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Glavin v. Restaino

March 26, 2006

MARK E. GLAVIN, ET AL., PLAINTIFFS,
v.
ROBERT M. RESTAINO, INDIVIDUALLY, AND IN HIS OFFICIAL CAPACITY AS A JUDGE OF THE NIAGARA FALLS CITY COURT, DEFENDANT.



The opinion of the court was delivered by: William M. Skretny United States District Judge

DECISION & ORDER

I. INTRODUCTION

In this case, Plaintiffs claim that Defendant, Niagara Falls City Court Judge Robert M. Restaino, illegally detained them because they could not provide information about the source of a beeping wristwatch alarm during his court proceedings. Plaintiffs are persons charged with various offenses under New York law, who must appear from time to time in the City Court of Niagara Falls. In their Complaint, Plaintiffs seek monetary damages and injunctive relief under 42 U.S.C. § 1983. Currently before this Court is Defendant's Motion to Dismiss pursuant to Rule 12(b)(6) of the Federal Rules of Civil Procedure.

II. BACKGROUND

A. Facts

The following facts, which are alleged in the Complaint, are assumed true for purposes of the instant motion. Plaintiffs Mark E. Glavin, Joseph R. McCarthy, Marcellus Overton, Martha R. Seaberry, and Dedrick G. Williams are charged with various offenses, which require them to appear in the Niagara Falls City Court on a periodic basis. (Compl., ¶ 4). On Friday, March 11, 2005, at approximately 10:00 a.m, Judge Restaino was presiding over a session during which Plaintiffs' cases were calendared, when a wristwatch alarm sounded several times. (Compl., ¶¶ 5-6). Apparently believing that the sound was a ringing cell phone, Judge Restaino asked the persons present in the courtroom, including Plaintiffs, about the source of the noise. (Compl., ¶¶ 7-11). As each Plaintiffs' appearance concluded, Judge Restaino assessed new bail requirements for each of them, based on his conclusion that they had failed to cooperate in his investigation as to the source of the noise. (Compl., ¶ 12). As a result, each of the Plaintiffs was taken into custody and placed in the lockup for a minimum of one and one-half hours. (Compl., ¶¶ 12-24).

B. Procedural Background

Plaintiffs commenced this action on July 11, 2005, by filing a Complaint in the United States District Court for the Western District of New York. On July 29, 2005, Defendant filed the instant Motion to Dismiss pursuant to Rule 12(b)(6) of the Federal Rules of Civil Procedure.*fn1 On September 20, 2005, upon Plaintiffs' request, this Court cancelled oral argument on the Motion and deemed it submitted on the papers. For the reasons that follow, Defendant's Motion to Dismiss is granted.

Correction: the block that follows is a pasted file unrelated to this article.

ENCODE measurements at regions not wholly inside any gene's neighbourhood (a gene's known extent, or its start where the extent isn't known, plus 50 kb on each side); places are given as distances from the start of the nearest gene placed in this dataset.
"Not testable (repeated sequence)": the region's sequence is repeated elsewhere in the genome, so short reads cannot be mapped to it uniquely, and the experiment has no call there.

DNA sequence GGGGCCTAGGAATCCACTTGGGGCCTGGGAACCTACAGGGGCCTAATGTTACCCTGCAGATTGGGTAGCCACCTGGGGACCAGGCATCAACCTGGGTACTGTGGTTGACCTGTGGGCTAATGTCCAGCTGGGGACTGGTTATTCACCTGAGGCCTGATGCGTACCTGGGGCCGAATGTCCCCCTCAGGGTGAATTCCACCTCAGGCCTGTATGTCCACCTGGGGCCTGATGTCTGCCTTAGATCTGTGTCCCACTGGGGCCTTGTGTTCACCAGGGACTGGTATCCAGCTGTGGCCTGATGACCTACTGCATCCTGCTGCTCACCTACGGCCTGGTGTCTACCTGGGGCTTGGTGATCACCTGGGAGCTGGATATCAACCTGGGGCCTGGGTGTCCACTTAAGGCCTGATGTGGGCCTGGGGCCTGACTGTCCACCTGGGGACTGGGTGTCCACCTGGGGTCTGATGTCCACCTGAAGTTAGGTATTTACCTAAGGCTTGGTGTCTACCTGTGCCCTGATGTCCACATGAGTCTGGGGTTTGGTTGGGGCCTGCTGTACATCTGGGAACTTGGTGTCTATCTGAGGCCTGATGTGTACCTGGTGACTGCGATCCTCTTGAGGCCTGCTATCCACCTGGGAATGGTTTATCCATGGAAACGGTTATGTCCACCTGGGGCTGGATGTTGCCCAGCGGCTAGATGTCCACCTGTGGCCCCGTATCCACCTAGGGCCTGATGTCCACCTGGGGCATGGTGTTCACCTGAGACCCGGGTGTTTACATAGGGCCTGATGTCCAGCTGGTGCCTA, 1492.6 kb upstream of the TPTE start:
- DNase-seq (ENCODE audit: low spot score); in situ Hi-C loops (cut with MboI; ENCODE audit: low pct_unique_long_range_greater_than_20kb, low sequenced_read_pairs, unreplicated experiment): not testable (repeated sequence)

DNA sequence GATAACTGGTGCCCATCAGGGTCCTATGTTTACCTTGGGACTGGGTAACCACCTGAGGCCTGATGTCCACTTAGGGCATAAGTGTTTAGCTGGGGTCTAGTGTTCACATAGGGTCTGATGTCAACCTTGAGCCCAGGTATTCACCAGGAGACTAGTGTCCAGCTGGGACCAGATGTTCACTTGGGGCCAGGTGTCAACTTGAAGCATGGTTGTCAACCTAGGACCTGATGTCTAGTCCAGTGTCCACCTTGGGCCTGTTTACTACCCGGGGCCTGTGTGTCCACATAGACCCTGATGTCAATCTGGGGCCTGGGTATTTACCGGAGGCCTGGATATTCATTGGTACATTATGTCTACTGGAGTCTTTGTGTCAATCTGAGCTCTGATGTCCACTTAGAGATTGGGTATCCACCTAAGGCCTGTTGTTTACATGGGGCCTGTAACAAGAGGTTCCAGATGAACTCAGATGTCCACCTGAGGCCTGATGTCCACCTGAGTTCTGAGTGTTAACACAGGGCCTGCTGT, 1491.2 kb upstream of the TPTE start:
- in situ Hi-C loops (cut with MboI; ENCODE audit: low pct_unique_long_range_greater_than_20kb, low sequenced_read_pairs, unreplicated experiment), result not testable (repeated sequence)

III. DISCUSSION

A. Motion to Dismiss Standard

Rule 12(b)(6) of the Federal Rules of Civil Procedure provides for dismissal of a complaint for "failure to state a claim upon which relief can be granted." FED. R. CIV. P. 12 (b)(6). When resolving a motion to dismiss under Rule 12(b)(6), a court must accept the factual allegations contained in the complaint as true, and draw all reasonable inferences in favor of the non-moving party. Still v. DeBuono, 101 F.3d 888, 891 (2d Cir. 1996); see also Press v. Quick & Reilly, Inc., 218 F.3d 121, 128 (2d Cir. 2000) (noting that factual allegations in the complaint must be accepted as true on a motion to dismiss). Moreover, a complaint should not be dismissed "unless it appears beyond doubt that the plaintiff can prove no set of facts in support of his claim which would entitle him to relief." Cohen v. Koenig, 25 F.3d 1168, 1172 (2d Cir. 1994) (quoting Conley v. Gibson, 355 U.S. 41, 45-46, 78 S.Ct. 99, 102, 2 L.Ed. 2d 80 (1957)).

To survive a motion to dismiss, a plaintiff must assert a cognizable claim and allege facts that, if true, would support such a claim. See Boddie v. Schnieder, 105 F.3d 857, 860 (2d Cir. 1997). At the same time, "[c]onclusory allegations or legal conclusions masquerading as factual conclusions will not suffice to survive a motion to dismiss." Smith v. Local 819 I.B.T. Pension Plan, 291 F.3d 236, 240 (2d Cir. 2002) (internal citations omitted). Ultimately, in the context of such a motion, "[t]he issue is not whether a plaintiff will or might ultimately prevail on her claim, but whether [he] is entitled to offer evidence in support of the allegations in the complaint." Hamilton Chapter of Alpha Delta Phi, Inc. v. Hamilton Coll., 128 F.3d 59, 62 (2d Cir. 1997) (citation omitted).

B. Judge Restaino's Motion to Dismiss

Plaintiffs assert a single cause of action against Judge Restaino under 42 U.S.C. ยง 1983. Specifically, Plaintiffs allege Judge Restaino violated their rights guaranteed by the Fourth, Fifth, Eighth and Fourteenth Amendments to the United States Constitution by illegally detaining them during their appearances in Niagara Falls City Court. ...


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